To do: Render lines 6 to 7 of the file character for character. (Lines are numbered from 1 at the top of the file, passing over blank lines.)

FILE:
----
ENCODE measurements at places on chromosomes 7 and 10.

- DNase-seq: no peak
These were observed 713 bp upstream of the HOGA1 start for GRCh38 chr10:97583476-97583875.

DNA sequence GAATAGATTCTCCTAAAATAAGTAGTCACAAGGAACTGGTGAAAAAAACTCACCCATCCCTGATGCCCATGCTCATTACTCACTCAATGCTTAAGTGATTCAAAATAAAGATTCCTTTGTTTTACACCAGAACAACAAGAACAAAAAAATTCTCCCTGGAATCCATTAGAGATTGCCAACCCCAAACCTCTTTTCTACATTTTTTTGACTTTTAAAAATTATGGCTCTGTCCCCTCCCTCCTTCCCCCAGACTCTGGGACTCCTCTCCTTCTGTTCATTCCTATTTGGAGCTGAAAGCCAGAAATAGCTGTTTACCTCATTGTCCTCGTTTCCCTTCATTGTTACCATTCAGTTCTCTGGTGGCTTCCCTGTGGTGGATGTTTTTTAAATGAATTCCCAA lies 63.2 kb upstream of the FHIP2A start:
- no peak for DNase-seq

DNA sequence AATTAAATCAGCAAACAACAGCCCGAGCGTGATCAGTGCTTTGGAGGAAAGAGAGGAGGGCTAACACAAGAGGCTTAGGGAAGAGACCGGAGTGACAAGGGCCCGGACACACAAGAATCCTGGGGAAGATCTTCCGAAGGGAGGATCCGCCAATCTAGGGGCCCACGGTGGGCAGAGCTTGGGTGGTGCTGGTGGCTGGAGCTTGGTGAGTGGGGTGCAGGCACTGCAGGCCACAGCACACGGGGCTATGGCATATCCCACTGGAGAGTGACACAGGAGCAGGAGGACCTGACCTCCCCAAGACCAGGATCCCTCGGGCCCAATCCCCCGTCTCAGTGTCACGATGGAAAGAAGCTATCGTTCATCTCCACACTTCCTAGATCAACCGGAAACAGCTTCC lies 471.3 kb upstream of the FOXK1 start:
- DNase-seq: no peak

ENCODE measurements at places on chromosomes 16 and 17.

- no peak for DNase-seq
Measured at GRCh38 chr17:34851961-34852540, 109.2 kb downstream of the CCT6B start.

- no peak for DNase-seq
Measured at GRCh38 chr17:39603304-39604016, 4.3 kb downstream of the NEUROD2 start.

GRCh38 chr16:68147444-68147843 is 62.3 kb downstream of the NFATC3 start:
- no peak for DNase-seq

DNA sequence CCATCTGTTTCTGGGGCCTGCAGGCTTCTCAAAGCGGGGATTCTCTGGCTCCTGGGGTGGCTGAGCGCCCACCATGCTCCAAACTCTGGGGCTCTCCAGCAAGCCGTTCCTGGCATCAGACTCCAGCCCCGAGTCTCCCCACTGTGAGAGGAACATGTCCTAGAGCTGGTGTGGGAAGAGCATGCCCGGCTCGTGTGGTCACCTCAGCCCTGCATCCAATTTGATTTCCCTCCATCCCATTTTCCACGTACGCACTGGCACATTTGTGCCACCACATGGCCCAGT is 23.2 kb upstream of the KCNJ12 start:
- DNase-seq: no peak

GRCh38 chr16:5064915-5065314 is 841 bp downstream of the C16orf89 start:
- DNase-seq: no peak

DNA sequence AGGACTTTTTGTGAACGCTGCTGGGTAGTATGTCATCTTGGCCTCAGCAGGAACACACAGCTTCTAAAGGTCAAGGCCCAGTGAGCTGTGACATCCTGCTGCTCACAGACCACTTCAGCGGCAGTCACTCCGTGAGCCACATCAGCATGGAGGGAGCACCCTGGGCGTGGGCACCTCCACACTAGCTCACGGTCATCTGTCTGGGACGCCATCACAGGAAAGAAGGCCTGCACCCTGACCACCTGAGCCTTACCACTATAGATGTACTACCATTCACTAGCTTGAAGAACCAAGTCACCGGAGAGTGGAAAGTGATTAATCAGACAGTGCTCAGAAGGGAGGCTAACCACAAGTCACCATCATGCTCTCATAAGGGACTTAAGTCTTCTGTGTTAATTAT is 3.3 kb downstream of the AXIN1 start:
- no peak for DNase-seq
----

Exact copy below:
DNA sequence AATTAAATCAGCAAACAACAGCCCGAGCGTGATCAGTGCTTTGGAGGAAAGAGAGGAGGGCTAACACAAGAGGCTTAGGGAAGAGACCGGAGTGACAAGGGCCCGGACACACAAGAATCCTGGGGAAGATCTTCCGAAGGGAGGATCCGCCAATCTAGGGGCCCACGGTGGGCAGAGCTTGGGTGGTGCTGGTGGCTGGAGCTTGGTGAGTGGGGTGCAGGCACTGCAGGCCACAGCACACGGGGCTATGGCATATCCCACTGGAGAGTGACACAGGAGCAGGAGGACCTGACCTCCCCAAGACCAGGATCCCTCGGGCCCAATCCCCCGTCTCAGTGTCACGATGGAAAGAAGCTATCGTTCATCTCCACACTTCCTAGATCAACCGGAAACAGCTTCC lies 471.3 kb upstream of the FOXK1 start:
- DNase-seq: no peak